Headlines

8 ways I serve others, every day

Oct 05, 2011

8 Mosaic

Photo Credit: Leo Reynolds under CC BY-NC-SA 2.0

by Robin Bortner
 
by Robin Bortner

All those clichés about starting with yourself to make the world a better place are clichés because they’re true. It’s the small good deeds that make big ones. Here are 8 small choices I make to I give back.

1. Remain patient while waiting in line. No, finding the sweater shouldn’t be that difficult. Yes, really, the woman with the full cart should let me and my one item go first. It’s clear the open bank teller is avoiding my eyes. Even when I’m late, I avoid looking impatient. It’s rude, for one, and it doesn’t get you through any faster.

2. Eat food I don’t like. Even if I hate it, even if I am possibly scared of its legs and read somewhere that it causes cancer—unless I’m deathly allergic—I will eat it if you prepare it for me. And I say, “Thank you. That was great.”

3. Ask about other people’s day. Sometimes, the stories are interesting. If not, they feel better for sharing, and I feel better for listening.

4. Let cars merge in front of me. At the end of the day, 10 seconds doesn’t make much difference in my drive time. I know it’s frustrating to idle with my turn signal sadly blinking like a heart monitor or to end up going on the highway to Chicago because I couldn’t get over in time.

5. Tell family and friends I’m alive. This means a lot of phone calls with eerily similar conversations. But it’s less awkward at Thanksgiving and it makes Grandma’s week.

6. Wish acquaintances happy birthday on Facebook. I might not talk to them any other day all year, but I like all those notifications on my special day. I will take a few seconds most morning and write a greeting.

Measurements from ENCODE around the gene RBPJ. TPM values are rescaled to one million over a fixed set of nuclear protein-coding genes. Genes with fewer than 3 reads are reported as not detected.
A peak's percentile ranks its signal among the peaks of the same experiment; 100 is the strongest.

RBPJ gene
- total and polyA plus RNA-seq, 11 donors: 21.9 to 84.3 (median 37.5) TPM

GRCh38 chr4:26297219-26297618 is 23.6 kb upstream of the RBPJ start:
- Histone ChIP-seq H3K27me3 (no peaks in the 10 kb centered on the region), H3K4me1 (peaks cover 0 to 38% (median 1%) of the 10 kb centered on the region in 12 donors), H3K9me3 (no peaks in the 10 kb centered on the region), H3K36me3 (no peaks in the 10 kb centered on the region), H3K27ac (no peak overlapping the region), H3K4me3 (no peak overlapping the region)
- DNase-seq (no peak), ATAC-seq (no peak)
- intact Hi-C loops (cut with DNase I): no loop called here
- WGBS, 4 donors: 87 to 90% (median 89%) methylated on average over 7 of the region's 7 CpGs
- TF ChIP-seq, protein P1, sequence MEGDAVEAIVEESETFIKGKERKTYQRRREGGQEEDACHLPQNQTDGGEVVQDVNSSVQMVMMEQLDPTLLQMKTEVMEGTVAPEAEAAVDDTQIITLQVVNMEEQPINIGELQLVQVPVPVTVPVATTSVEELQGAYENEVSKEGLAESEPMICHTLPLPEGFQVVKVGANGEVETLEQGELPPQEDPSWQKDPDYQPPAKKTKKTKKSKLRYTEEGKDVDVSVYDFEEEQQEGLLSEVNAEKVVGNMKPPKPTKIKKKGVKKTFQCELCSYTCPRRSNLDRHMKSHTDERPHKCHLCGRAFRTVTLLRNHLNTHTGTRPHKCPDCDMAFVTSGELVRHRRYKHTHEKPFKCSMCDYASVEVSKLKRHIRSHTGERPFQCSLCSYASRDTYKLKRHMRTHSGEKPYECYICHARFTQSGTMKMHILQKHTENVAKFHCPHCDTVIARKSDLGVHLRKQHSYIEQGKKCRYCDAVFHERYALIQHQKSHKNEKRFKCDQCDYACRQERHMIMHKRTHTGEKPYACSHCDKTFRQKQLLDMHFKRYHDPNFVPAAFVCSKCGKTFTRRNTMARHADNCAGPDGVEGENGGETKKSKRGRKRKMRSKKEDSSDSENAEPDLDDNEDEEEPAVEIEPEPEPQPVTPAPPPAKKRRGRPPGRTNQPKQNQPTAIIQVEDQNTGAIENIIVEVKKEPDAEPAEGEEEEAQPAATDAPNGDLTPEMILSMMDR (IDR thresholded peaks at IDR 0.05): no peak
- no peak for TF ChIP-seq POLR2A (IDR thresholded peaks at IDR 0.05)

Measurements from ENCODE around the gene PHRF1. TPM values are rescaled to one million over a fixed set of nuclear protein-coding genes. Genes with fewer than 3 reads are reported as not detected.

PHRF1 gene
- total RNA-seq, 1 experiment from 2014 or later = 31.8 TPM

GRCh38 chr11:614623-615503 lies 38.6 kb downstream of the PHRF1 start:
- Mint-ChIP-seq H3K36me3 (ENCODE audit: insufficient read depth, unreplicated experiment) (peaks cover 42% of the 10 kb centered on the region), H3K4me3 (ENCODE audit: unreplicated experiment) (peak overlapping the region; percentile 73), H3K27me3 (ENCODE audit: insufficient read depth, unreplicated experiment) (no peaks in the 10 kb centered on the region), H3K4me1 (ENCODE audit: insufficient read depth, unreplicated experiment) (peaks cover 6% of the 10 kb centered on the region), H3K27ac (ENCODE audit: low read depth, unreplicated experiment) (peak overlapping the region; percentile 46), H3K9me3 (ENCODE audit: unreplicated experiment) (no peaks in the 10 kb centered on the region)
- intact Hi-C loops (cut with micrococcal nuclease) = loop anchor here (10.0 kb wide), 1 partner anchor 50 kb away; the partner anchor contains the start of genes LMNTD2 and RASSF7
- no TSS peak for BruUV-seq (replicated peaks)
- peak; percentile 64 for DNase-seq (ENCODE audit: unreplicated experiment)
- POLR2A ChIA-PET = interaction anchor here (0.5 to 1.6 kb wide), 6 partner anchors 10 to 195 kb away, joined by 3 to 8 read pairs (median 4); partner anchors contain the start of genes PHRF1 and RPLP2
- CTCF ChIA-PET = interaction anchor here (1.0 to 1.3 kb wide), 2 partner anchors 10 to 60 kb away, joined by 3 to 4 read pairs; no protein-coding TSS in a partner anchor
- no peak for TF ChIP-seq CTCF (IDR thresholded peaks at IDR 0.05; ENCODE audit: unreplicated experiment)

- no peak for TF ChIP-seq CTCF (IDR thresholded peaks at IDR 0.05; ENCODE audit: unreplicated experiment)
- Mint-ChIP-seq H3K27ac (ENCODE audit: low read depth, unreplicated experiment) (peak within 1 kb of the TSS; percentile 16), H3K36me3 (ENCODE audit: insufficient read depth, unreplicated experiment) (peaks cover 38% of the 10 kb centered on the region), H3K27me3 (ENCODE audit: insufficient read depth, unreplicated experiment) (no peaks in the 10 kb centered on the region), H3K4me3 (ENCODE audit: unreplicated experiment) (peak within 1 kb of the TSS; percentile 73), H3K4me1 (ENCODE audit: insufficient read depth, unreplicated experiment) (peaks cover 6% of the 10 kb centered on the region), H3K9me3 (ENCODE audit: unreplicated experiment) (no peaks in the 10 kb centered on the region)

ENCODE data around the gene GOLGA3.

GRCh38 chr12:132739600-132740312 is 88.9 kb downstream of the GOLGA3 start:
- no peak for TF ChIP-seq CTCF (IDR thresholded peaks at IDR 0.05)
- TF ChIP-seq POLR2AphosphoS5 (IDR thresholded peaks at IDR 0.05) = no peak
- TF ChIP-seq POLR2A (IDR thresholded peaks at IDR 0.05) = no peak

7. Pick up trash and refrain from littering. This is possibly why my car looks like a trash can, but it confines the ugliness to my back seat. Once a month, I even throw it all away.

8. Compliment strangers. If I’m wearing something pretty, I love to hear it. It validates the purchase of the necklace or the extra time spent on my make-up. I pay it forward.
All those clichés about starting with yourself to make the world a better place are clichés because they’re true. It’s the small good deeds that make big ones. Here are 8 small choices I make to I give back.
1. Remain patient while waiting in line. No, finding the sweater shouldn’t be that difficult. Yes, really, the woman with the full cart should let me and my one item go first. It’s clear the open bank teller is avoiding my eyes. Even when I’m late, I avoid looking impatient. It’s rude, for one, and it doesn’t get you through any faster.
2. Eat food I don’t like. Even if I hate it, even if I am possibly scared of its legs and read somewhere that it causes cancer—unless I’m deathly allergic—I will eat it if you prepare it for me. And I say, “Thank you. That was great.”
3. Ask about other people’s day. Sometimes, the stories are interesting. If not, they feel better for sharing, and I feel better for listening.
4. Let cars merge in front of me. At the end of the day, 10 seconds doesn’t make much difference in my drive time. I know it’s frustrating to idle with my turn signal sadly blinking like a heart monitor or to end up going on the highway to Chicago because I couldn’t get over in time.
5. Tell family and friends I’m alive. This means a lot of phone calls with eerily similar conversations. But it’s less awkward at Thanksgiving and it makes Grandma’s week.
6. Wish acquaintances happy birthday on Facebook. I might not talk to them any other day all year, but I like all those notifications on my special day. I will take a few seconds most morning and write a greeting.
7. Pick up trash and refrain from littering. This is possibly why my car looks like a trash can, but it confines the ugliness to my back seat. Once a month, I even throw it all away.
8. Compliment strangers. If I’m wearing something pretty, I love to hear it. It validates the purchase of the necklace or the extra time spent on my make-up. I pay it forward.
How do you serve others every day?
blog comments powered by Disqus